As the queen consort of King Louis XVI of France, Marie Antoinette, b. Nov. 2, 1755, d. Oct. 16, 1793, aroused hostile passions that helped lead to the French Revolution and the abolition of the French monarchy in August 1792. The daughter of Maria Theresa of Austria and Holy Roman Emperor Francis I, she married Louis in 1770. By 1774, when her husband became king, however, the beautiful, spirited Marie Antoinette had withdrawn from the restraints of French court etiquette and from her timid, aloof husband to a life of innocent but frivolous pleasure. She enchanted her small circle of friends but created the image of an untrustworthy foreigner and prodigal spendthrift opposed to the reforms proposed by the king's ministers. Her life became temporarily more dignified after the birth of her first son, Louis Joseph, in 1778, but her reputation worsened with the Affair of the Diamond Necklace (1785–86).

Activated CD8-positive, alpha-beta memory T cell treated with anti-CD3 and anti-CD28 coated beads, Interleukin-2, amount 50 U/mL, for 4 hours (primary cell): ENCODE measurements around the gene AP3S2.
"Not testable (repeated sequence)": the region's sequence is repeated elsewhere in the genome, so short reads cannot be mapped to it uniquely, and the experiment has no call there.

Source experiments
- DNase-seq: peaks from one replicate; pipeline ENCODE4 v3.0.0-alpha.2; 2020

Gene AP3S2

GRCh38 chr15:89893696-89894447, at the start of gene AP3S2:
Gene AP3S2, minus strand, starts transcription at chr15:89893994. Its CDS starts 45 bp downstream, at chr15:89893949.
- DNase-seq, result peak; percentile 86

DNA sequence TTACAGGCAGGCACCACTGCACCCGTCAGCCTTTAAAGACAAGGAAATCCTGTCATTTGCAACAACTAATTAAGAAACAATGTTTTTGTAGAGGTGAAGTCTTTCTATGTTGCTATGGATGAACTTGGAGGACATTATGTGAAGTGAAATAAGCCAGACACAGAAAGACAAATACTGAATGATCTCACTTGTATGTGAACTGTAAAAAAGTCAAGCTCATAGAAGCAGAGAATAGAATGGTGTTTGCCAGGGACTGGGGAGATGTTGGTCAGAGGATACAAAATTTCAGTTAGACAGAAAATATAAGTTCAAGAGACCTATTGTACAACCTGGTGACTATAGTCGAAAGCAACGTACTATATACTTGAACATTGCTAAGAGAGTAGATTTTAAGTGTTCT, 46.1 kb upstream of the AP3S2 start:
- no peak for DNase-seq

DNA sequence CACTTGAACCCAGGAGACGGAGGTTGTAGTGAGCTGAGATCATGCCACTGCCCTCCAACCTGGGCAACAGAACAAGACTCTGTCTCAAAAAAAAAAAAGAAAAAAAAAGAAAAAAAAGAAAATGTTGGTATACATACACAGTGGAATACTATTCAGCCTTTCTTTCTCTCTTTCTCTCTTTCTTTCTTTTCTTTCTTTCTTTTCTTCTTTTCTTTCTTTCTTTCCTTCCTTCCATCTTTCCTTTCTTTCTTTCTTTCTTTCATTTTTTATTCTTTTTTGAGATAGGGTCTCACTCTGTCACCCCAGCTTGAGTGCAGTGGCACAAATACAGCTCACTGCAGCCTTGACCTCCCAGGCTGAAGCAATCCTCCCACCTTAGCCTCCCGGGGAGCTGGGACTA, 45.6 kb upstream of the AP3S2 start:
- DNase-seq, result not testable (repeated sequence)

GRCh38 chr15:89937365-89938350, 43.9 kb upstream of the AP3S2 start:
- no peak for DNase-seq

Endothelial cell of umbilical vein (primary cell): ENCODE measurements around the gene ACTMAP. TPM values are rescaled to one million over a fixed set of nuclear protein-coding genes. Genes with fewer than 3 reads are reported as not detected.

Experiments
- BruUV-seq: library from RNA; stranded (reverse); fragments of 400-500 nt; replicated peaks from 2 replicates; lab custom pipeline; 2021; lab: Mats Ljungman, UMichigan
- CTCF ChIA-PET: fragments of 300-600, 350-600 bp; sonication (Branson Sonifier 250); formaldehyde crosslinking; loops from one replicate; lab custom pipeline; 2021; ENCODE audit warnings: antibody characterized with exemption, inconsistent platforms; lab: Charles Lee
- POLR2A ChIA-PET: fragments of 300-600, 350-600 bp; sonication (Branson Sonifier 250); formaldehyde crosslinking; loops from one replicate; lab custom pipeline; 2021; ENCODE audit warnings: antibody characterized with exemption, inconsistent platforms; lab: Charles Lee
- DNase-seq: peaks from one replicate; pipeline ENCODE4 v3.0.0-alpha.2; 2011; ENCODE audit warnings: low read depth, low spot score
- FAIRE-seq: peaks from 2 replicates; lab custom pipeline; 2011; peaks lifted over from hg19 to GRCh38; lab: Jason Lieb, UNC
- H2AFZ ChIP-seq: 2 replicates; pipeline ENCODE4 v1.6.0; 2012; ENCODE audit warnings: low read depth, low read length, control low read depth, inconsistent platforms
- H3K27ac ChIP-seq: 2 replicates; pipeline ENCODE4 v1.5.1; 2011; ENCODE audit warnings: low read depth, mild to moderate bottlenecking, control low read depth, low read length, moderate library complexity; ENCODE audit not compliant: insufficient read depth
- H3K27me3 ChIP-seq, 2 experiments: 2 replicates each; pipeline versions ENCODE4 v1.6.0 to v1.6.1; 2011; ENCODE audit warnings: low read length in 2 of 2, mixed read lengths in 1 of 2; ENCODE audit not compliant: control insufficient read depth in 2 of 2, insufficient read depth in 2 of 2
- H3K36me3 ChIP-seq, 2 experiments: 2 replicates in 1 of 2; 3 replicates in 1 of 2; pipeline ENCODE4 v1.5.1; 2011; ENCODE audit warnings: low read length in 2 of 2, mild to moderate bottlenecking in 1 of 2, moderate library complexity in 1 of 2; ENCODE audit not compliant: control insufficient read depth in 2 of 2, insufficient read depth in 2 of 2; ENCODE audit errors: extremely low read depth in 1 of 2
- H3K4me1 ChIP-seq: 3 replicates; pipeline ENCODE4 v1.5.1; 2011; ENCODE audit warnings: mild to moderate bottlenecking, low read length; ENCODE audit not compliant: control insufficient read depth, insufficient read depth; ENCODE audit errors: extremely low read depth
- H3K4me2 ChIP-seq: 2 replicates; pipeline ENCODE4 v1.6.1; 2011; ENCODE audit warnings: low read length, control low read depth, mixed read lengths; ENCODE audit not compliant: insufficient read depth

Popular hatred of her in 1789 obscured the fact that she advocated royal compromise with the revolutionary States-General she disliked so intensely. Bravely suffering her family's forced move to Paris and virtual imprisonment in the Tuileries from October 1789, she played little part in her weaker husband's losing cause until initiating their abortive attempt to flee the country in 1791 (the Flight to Varennes). Having secretly aided Austria's counterrevolutionary invasion of France, Marie Antoinette was executed by guillotine for treason.
Moote, A. Lloyd. "Marie Antoinette." Grolier Multimedia Encyclopedia. Grolier Online, 2012. Web. 3 Jan. 2012.